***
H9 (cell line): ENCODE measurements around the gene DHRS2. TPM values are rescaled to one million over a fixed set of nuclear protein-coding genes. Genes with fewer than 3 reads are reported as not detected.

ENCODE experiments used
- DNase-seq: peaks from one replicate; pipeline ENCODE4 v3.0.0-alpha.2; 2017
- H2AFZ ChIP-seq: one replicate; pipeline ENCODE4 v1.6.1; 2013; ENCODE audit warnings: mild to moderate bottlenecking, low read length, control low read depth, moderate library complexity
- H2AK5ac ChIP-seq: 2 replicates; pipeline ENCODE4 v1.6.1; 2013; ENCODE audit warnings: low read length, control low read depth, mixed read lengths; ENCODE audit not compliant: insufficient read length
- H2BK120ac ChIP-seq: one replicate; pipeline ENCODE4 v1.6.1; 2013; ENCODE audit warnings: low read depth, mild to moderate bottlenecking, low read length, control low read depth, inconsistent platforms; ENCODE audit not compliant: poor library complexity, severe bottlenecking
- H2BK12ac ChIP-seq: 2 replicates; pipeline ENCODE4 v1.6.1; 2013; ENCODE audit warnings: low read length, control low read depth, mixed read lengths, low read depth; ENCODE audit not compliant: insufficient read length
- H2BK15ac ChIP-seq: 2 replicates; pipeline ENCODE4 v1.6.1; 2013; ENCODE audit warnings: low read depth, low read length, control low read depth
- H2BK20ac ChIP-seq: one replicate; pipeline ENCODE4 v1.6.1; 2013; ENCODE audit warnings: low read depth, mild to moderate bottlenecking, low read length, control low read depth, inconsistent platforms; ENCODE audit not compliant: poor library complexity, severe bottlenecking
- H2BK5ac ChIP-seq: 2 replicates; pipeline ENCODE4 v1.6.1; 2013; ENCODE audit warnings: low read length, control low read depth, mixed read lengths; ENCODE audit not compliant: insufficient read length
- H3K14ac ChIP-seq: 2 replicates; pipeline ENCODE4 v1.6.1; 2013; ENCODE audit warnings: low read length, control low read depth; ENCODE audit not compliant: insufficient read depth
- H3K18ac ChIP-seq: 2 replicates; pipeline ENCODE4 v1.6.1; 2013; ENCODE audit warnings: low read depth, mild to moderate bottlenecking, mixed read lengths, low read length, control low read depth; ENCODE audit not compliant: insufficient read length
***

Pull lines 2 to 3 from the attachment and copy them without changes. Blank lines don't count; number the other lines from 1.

ENCODE experiments used
- DNase-seq: peaks from one replicate; pipeline ENCODE4 v3.0.0-alpha.2; 2017